• Sales Tied to Another Company’s Products Over Time, which enables planning for products one expects to be attached to sales of another company’s products, such as after-market car parts; disc drives or video cards for computers; or protective cases and headphones for mobile devices.
  • Telescopic Planning: Enables planning at the right “resolution” at the right time, through the ability to aggregate and disaggregate information used in decisions based on the time period for which the decision is being made.
    • Variable Length Time Horizon Planning accommodates planning in daily, weekly, monthly, quarterly, single year, multi-year, or extended multi-year cycles (such as required in very long lead-time industries such as biopharma and automotive). As the horizon shortens, more finite, disaggregated information informs decisions; as the horizon lengthens, increasingly aggregated views are used. In addition, shorter time horizons consider product volume, while longer term horizons consider product mix.
    • Daily SKU-Level What-If Analysis shows the immediate trade-offs among revenue, margin and customer service levels for short term execution decisions
    • In-time control optimizes trade-off decisions within lead-times, meaning during time horizons in which supply is fixed because the time period is shorter than the time required to procure more supply. Revenue, margin and services trade-offs are assessed against company-set objectives to optimize the best use of fixed supply.
  • Custom Order Now Planning: Enables planning when the final finished good is not defined, which is typical in build-to-order and configure-to-order businesses. Companies that delver finished goods that have low commonality, but that are comprised of component parts with high commonality, use Custom Order Now Planning to reliably hit commit dates while meeting revenue and margin goals. “What if” scenario planning guides having the right components and partial configurations either on hand or quickly accessible in the right locations while minimizing inventory carrying costs and obsolescence.

Revenue-First Supply Planning Highlights

Key capabilities supporting Revenue-First supply planning include:

  • Intelligent Allocation: Enables what-if analysis for decisions in a certain time period to consider not only trade-offs among revenue, margin and customer service level for that time period, but also the “ripple effect” impacts for later time periods. For example, if you are making decisions over a three-month time horizon, you can evaluate trade-offs not only for the three months, but also for the following six or 12 months, or any time period you choose. Other systems limit impact analysis to the decision time period. A broader view enables more expansive reallocation decisions based on differing levels of customer demand, commit dates, and priorities to optimize revenue, margin and service levels. For example, if supply allocated to meet a 3-month window of demand from Customer A falls short, you can do what-if analysis to reallocate supply from other 3-month delivery commits, plus can see that you may be able to take supply allocated for a later time period for Customer B, with enough time to replace that supply without compromising Customer B’s commit date. In addition to enabling manual reallocation, the system utilizes algorithms that determine optimal reallocation recommendations based on a variety of factors.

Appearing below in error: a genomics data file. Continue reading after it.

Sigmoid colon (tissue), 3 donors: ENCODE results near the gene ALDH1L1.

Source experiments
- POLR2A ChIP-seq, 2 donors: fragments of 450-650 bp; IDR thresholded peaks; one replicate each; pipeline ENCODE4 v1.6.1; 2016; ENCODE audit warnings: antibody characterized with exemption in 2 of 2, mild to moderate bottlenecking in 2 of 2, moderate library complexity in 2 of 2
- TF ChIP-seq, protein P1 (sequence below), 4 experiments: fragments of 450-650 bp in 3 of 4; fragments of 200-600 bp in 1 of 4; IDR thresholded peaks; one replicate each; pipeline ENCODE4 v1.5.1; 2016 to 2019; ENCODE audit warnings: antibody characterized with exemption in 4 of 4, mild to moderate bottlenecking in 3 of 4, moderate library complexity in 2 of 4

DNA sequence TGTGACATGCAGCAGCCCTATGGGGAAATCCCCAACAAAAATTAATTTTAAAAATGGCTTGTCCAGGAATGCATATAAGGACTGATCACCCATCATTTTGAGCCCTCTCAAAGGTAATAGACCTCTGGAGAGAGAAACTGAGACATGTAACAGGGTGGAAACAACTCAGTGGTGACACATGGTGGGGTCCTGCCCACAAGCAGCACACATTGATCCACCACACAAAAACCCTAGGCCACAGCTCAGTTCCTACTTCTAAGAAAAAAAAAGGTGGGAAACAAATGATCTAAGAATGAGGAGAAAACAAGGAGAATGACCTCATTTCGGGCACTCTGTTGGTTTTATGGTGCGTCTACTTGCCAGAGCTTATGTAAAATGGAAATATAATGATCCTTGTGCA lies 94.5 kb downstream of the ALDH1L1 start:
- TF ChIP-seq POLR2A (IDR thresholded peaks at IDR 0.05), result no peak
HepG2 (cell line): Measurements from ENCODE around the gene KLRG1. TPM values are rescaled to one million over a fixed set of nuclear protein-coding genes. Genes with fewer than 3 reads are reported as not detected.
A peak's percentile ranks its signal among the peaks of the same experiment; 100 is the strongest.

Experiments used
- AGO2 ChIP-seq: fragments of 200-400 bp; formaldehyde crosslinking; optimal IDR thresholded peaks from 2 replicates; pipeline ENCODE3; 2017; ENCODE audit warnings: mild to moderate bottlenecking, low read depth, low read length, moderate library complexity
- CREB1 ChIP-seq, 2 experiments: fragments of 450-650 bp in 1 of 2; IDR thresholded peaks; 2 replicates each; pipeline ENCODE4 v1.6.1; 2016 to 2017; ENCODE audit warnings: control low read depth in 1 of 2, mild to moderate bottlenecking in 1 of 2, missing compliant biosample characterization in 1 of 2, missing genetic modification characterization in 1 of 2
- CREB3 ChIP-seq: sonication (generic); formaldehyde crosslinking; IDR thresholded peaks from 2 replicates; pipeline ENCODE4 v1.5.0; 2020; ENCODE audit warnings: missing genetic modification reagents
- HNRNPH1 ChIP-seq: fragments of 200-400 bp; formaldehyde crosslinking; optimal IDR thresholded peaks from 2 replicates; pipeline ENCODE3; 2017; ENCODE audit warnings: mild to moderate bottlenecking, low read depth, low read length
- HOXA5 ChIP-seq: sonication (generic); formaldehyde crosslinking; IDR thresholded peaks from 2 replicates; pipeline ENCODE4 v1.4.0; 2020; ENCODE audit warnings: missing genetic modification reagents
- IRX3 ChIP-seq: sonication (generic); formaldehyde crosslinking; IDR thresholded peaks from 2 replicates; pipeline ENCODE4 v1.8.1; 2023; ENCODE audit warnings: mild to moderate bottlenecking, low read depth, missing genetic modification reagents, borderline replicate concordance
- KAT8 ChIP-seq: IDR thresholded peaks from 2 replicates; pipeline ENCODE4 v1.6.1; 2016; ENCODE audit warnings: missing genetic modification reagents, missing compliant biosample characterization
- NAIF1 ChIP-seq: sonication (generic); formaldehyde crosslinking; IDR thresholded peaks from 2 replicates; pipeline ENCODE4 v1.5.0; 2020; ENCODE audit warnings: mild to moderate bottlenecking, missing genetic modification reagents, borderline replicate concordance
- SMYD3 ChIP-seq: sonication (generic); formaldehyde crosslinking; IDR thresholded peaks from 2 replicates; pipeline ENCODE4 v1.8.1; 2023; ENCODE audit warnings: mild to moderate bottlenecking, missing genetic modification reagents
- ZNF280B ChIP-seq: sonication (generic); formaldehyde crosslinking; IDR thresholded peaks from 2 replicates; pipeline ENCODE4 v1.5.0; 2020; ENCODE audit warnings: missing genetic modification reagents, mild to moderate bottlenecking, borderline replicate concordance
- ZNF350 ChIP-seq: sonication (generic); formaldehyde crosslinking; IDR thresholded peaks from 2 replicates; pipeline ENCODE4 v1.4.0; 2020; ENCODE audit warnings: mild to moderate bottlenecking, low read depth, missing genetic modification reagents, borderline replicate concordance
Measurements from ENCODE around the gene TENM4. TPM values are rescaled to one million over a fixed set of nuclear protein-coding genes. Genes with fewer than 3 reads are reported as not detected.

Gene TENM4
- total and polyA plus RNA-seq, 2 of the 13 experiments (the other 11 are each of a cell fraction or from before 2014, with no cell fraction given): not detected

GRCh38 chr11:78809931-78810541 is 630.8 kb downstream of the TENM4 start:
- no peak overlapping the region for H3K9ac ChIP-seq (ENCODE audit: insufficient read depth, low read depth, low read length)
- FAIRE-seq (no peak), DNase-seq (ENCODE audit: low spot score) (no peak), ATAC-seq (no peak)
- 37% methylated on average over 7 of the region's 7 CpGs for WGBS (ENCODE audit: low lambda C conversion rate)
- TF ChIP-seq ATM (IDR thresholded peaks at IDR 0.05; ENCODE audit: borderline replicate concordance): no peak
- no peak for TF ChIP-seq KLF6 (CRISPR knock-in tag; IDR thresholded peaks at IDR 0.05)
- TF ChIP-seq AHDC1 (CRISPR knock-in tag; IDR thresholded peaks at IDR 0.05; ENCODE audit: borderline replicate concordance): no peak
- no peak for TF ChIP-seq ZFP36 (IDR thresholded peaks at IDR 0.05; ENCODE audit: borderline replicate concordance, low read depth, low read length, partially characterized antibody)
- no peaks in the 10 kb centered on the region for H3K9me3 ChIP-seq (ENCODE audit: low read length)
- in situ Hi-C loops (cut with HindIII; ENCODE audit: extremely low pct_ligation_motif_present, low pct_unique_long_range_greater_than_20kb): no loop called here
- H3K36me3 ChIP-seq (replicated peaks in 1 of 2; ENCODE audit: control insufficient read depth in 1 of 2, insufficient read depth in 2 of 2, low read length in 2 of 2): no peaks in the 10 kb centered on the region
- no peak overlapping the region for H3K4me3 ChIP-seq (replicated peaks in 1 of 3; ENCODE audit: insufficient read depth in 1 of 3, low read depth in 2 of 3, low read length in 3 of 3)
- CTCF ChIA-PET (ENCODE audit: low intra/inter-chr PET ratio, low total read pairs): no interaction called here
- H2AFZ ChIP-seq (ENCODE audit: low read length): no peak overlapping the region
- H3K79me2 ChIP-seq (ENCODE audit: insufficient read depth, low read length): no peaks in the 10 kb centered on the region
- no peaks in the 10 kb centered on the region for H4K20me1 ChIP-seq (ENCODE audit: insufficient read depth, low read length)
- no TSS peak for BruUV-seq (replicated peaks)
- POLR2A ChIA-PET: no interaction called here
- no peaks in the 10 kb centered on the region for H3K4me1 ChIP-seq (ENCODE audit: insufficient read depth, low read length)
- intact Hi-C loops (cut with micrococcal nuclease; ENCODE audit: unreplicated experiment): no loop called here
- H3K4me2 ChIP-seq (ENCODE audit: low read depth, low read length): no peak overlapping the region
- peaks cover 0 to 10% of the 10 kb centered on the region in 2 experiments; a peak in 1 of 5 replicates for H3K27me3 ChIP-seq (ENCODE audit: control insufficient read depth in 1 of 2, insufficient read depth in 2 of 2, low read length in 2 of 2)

• Shadow Planning: Enables holding outsourced manufacturers accountable to your priorities by creating actionable plans for them based on supply network data, and having the visibility to monitor compliance with those plans. Internal teams and outsourced manufacturers use the same collaborative platform to understand trade-offs among service levels, revenue and margin, and to co-commit to customer order promises.
  • Revenue-FirstTM Response Management: Multi-tier planning visibility to components, semi-finished goods and finished goods enables companies to commit with confidence to a date you can deliver an order, taking into account supply, demand, and other order commitments. The system shows inventory available-to-promise (ATP), meaning items in the order are on-hand; and capable-to-promise (CTP), meaning the items in the order are not already on-hand, but will be in time to meet the order commit date. What-if scenario planning reveals where to stage finished goods, partial assemblies and components to most cost-effectively and efficiently respond to orders.

Steelwedge is demonstrating these capabilities, along with others, at Booth #510 at the Gartner Supply Chain Executive Conference, May 17-19 in Phoenix, Arizona.

About Steelwedge
Organizations use Steelwedge’s cloud planning platform and services to align product, sales, demand, supply, strategy, operations and financial decisions across roles, geographies, products, time horizons, channels, customers and suppliers to improve efficiency and outcomes. Steelwedge’s PlanStreaming cloud platform combines predictive, prescriptive and responsive analytics and technology to equip organizations to be ready to act in time with opportunity, especially in highly competitive markets where continuous planning is essential and efficiently responding to changing conditions is advantageous. To learn more about Steelwedge, visit www.steelwedge.com.

Will Haraway Steelwedge 404.593.8320 wharaway@steelwedge.com

Source: Steelwedge